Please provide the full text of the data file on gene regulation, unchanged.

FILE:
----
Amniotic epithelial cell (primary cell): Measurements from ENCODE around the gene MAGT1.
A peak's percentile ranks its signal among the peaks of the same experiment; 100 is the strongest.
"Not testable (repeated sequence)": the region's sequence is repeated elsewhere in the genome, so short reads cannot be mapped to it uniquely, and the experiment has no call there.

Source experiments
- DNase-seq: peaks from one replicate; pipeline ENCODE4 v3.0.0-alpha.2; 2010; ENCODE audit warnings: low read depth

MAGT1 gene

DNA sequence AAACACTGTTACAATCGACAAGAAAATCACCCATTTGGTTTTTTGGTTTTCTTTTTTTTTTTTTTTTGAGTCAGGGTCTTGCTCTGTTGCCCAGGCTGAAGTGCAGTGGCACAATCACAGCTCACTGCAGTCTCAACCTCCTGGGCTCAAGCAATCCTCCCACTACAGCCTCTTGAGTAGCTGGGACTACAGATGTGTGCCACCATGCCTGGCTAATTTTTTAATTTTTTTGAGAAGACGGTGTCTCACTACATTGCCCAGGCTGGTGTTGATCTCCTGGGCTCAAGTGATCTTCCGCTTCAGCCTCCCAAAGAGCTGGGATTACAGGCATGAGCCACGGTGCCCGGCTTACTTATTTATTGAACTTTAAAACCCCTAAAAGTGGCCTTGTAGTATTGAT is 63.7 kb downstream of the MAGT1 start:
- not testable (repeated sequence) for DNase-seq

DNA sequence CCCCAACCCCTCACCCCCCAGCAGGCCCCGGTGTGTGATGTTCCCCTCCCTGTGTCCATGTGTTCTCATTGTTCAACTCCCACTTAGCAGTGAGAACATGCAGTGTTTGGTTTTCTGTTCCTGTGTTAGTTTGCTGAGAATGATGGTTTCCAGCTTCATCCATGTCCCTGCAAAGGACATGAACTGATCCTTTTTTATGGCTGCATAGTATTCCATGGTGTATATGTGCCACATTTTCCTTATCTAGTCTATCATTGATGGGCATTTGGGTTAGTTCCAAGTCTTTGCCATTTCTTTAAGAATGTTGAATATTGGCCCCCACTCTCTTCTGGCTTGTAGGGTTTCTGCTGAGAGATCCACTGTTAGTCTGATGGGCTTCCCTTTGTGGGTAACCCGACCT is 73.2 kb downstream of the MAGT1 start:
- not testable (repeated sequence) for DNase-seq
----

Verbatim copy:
Amniotic epithelial cell (primary cell): Measurements from ENCODE around the gene MAGT1.
A peak's percentile ranks its signal among the peaks of the same experiment; 100 is the strongest.
"Not testable (repeated sequence)": the region's sequence is repeated elsewhere in the genome, so short reads cannot be mapped to it uniquely, and the experiment has no call there.

Source experiments
- DNase-seq: peaks from one replicate; pipeline ENCODE4 v3.0.0-alpha.2; 2010; ENCODE audit warnings: low read depth

MAGT1 gene

DNA sequence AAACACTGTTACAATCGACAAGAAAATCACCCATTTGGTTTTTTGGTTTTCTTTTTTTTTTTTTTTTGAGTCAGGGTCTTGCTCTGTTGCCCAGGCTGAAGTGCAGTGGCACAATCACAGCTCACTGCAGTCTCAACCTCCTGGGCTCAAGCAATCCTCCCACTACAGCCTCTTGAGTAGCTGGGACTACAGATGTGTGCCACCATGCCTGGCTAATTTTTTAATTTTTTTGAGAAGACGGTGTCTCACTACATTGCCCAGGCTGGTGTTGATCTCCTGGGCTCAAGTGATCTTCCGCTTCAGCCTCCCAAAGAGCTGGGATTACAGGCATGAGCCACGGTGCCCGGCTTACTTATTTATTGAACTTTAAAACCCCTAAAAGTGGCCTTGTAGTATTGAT is 63.7 kb downstream of the MAGT1 start:
- not testable (repeated sequence) for DNase-seq

DNA sequence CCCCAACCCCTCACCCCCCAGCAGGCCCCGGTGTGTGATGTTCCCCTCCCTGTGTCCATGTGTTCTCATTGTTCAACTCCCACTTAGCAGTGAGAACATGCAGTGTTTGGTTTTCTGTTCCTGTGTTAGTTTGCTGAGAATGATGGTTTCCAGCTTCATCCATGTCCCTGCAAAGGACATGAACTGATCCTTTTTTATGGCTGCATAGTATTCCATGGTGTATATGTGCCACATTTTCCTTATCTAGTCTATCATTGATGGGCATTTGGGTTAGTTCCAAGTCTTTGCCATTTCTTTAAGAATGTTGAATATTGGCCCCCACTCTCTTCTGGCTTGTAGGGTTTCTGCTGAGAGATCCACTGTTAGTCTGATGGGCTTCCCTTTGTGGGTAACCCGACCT is 73.2 kb downstream of the MAGT1 start:
- not testable (repeated sequence) for DNase-seq